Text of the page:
Man Objects to 32-Year-Old Conviction Resulting in Trial – States He’s Not Aware of Constitutional Rights

By Mary Magana-Ayala

SACRAMENTO, CA – Although his public defender argued his charges should be reduced at Rick Smith’s preliminary hearing Tuesday in Sacramento County Superior Court, Smith will face trial for felony possession of a controlled substance and a misdemeanor of being in possession of paraphernalia used to ingest the controlled substance.

Court was delayed when Smith stated he did not understand his rights and expressed his agitation at his charges being charged as a felony because of a prior conviction more than 30 years ago.

Smith interrupted Judge David Bonilla when expressing his agitation over the case, to which Judge Bonilla raised his voice and stated, “Mr. Smith, do not interrupt me.”

“I am upset, there is no victim, no witness, and no cameras yet my attorney wanted for me to take probation,” said Smith to Judge Bonilla, who called a recess so Smith could able to talk to Assistant Public Defender Maura Delarosa about his rights before continuing with the preliminary hearing.

After the 30-minute recess, Judge Bonilla asked Smith if he was aware of his constitutional rights to which Smith responded, “Yes, your Honor” and the preliminary hearing continued.

According to Judge Bonilla the charges occurred on Sept. 8, 2021, where Smith was arrested and found in possession of both cocaine and methamphetamine along with a crystal pipe.

Deputy District Attorney Adriana Garcia called Officer Joseph Smith to testify since he was the arresting officer that detained Smith on Sept. 8.

Officer Smith said at the scene he searched the backpack of Smith where he found a pill bottle with clear crystal like substance and a clear baggie with white powder inside of it. He also stated he found a clear crystal pipe which he argued was commonly used to smoke methamphetamine.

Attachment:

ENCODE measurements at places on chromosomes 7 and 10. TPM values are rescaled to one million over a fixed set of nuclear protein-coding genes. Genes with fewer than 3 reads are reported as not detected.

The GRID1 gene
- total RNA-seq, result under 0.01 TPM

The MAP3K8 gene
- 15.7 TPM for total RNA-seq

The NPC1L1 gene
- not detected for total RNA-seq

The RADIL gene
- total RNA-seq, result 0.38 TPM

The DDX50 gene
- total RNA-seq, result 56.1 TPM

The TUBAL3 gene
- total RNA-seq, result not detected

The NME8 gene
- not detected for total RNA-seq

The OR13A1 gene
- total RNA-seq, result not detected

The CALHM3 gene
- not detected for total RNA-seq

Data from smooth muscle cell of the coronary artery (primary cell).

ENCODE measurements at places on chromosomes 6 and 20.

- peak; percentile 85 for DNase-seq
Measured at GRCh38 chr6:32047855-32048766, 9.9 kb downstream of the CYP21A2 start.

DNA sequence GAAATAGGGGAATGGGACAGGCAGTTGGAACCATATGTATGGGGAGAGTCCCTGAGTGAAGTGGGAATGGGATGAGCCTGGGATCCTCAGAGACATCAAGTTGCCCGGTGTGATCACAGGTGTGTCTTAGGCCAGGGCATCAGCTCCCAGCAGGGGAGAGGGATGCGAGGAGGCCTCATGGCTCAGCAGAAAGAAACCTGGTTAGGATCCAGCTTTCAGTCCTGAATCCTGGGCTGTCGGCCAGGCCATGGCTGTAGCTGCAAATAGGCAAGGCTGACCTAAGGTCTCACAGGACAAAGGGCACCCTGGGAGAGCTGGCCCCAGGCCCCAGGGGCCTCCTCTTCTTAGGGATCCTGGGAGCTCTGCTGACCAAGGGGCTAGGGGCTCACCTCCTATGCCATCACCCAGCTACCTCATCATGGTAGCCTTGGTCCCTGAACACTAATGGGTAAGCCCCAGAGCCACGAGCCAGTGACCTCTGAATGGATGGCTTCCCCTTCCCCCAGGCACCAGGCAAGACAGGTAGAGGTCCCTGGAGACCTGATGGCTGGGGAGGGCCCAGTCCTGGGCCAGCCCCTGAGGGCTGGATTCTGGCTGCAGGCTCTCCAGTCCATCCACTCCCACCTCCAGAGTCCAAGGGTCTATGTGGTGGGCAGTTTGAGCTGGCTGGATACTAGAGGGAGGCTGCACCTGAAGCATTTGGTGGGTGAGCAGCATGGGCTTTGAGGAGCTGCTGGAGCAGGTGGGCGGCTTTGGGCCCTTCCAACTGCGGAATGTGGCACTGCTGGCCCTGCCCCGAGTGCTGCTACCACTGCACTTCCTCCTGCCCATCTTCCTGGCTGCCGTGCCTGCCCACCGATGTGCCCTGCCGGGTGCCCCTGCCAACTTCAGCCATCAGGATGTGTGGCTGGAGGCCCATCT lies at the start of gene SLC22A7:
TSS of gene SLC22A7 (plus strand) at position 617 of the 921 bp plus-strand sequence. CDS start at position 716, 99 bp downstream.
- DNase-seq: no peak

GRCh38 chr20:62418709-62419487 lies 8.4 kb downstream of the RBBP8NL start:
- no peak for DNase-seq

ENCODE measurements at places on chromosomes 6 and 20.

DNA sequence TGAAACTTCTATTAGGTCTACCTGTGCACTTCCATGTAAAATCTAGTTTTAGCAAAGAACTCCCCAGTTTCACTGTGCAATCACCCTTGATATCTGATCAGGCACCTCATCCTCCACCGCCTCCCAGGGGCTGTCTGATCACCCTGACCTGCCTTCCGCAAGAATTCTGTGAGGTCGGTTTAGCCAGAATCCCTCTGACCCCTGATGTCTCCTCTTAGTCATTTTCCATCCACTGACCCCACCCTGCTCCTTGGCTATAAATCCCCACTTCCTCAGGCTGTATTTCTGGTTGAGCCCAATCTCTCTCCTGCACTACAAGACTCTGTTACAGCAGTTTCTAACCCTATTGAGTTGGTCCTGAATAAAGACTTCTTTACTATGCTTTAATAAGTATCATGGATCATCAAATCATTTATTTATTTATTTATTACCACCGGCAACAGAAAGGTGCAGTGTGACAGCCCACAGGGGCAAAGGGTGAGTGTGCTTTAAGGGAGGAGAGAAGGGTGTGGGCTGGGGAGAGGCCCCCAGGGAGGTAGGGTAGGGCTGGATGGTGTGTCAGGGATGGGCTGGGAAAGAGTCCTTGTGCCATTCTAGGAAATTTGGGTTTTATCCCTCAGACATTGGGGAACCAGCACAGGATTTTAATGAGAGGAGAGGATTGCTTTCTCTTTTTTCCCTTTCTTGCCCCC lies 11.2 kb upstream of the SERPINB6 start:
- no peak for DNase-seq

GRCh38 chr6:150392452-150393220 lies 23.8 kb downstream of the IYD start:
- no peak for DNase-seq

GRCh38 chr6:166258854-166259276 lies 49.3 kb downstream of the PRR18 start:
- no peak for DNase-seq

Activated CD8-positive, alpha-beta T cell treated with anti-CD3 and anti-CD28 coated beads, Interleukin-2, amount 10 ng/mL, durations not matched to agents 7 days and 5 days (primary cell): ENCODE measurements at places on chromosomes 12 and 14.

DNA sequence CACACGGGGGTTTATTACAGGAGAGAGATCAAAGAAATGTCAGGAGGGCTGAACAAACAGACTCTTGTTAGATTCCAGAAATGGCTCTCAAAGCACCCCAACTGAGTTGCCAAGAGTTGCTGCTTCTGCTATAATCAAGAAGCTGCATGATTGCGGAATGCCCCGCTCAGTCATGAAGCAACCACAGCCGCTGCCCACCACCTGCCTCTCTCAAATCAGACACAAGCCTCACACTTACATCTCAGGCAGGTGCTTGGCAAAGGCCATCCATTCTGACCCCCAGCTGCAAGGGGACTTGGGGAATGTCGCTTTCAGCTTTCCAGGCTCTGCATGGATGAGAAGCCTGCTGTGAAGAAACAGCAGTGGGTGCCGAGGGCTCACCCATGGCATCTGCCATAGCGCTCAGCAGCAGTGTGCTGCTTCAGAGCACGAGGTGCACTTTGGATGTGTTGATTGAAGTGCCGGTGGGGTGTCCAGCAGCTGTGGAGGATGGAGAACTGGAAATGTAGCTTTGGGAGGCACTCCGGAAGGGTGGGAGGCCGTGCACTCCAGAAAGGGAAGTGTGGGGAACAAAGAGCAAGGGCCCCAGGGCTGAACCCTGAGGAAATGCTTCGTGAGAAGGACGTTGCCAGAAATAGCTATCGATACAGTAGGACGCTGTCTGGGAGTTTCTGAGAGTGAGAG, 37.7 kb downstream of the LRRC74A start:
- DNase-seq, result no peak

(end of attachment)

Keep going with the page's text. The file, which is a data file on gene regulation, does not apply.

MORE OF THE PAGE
“The clear crystal-like substance was presumptive positive for methamphetamine and white-like powder was also presumptive positive for cocaine,” stated Officer Smith when explaining the NARTEC test he conducted for the two controlled substances.

PD Delarosa asked to reduce the charges from a felony to misdemeanor, arguing, “We are not talking about anything more than misdemeanor conduct. The fact that this can be charged as a felony is because of a 1989 conviction and for those reasons the connection being decades old and this case containing minor amounts of narcotics.

“I think there is a point where the criminal justice system needs to take responsibility that a case from 1989 should not be used over and over again decades later even when not having similar conduct… There are no labs here, I believe the NARTEC is insufficient for purposes of a holding order.”

DDA Garcia disagreed, and noted, “The People would oppose that motion given the lengthy criminal record…in particular, we are concerned with his 1989 felony burglary conviction he also has which the People have charged in their complaint a conviction for 647.6 although it old it is pursuant for this person to be required to register life long, and even minute possession of these drugs is felony conduct when you have a conviction on your record even if it is old.